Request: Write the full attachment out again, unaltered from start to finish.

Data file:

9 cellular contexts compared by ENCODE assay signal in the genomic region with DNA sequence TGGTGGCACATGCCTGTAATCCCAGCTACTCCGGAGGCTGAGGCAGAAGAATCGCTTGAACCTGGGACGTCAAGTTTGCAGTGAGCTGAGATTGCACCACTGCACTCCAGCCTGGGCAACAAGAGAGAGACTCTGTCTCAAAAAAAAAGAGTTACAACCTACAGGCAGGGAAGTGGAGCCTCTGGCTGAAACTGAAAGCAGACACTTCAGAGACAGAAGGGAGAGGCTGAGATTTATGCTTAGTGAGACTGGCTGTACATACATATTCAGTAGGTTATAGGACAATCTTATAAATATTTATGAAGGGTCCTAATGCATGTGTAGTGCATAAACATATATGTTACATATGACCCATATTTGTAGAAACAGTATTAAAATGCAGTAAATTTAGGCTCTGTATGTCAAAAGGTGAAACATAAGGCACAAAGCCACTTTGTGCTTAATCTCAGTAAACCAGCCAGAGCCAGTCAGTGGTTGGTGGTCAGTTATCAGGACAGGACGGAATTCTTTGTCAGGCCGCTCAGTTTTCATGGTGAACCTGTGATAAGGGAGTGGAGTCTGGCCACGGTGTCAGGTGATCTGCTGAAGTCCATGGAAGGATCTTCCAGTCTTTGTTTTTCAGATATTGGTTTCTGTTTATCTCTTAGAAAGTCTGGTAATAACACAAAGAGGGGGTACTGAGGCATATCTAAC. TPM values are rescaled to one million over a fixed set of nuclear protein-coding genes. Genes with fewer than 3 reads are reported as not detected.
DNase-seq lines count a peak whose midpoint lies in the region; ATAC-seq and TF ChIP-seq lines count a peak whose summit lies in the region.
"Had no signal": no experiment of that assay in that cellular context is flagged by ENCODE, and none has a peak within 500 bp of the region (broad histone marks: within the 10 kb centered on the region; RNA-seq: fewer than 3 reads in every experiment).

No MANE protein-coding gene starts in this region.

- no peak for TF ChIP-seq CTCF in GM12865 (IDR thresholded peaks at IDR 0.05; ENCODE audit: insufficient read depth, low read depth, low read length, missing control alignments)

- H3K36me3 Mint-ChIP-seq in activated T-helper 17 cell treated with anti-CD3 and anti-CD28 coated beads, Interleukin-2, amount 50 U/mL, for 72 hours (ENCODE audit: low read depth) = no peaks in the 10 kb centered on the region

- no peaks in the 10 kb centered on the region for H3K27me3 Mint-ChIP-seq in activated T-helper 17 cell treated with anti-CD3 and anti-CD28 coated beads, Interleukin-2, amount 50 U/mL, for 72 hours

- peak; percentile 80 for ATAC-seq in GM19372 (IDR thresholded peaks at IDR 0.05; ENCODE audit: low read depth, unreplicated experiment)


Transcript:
9 cellular contexts compared by ENCODE assay signal in the genomic region with DNA sequence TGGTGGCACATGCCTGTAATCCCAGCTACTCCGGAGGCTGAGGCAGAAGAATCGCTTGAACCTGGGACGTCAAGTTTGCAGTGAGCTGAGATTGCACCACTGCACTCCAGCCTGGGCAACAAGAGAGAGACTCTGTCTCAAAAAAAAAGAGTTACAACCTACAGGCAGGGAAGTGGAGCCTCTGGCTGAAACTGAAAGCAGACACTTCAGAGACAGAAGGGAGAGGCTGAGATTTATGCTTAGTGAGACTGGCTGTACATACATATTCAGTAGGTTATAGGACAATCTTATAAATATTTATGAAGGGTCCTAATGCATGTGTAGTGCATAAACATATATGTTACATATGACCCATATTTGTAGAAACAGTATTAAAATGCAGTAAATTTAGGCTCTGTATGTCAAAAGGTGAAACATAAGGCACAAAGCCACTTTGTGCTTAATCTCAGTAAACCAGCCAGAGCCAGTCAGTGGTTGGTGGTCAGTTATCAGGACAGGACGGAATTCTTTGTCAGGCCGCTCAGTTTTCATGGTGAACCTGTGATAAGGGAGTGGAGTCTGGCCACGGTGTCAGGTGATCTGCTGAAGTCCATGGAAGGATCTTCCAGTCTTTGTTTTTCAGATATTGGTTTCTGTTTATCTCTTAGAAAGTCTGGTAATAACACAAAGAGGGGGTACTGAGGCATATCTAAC. TPM values are rescaled to one million over a fixed set of nuclear protein-coding genes. Genes with fewer than 3 reads are reported as not detected.
DNase-seq lines count a peak whose midpoint lies in the region; ATAC-seq and TF ChIP-seq lines count a peak whose summit lies in the region.
"Had no signal": no experiment of that assay in that cellular context is flagged by ENCODE, and none has a peak within 500 bp of the region (broad histone marks: within the 10 kb centered on the region; RNA-seq: fewer than 3 reads in every experiment).

No MANE protein-coding gene starts in this region.

- no peak for TF ChIP-seq CTCF in GM12865 (IDR thresholded peaks at IDR 0.05; ENCODE audit: insufficient read depth, low read depth, low read length, missing control alignments)

- H3K36me3 Mint-ChIP-seq in activated T-helper 17 cell treated with anti-CD3 and anti-CD28 coated beads, Interleukin-2, amount 50 U/mL, for 72 hours (ENCODE audit: low read depth) = no peaks in the 10 kb centered on the region

- no peaks in the 10 kb centered on the region for H3K27me3 Mint-ChIP-seq in activated T-helper 17 cell treated with anti-CD3 and anti-CD28 coated beads, Interleukin-2, amount 50 U/mL, for 72 hours

- peak; percentile 80 for ATAC-seq in GM19372 (IDR thresholded peaks at IDR 0.05; ENCODE audit: low read depth, unreplicated experiment)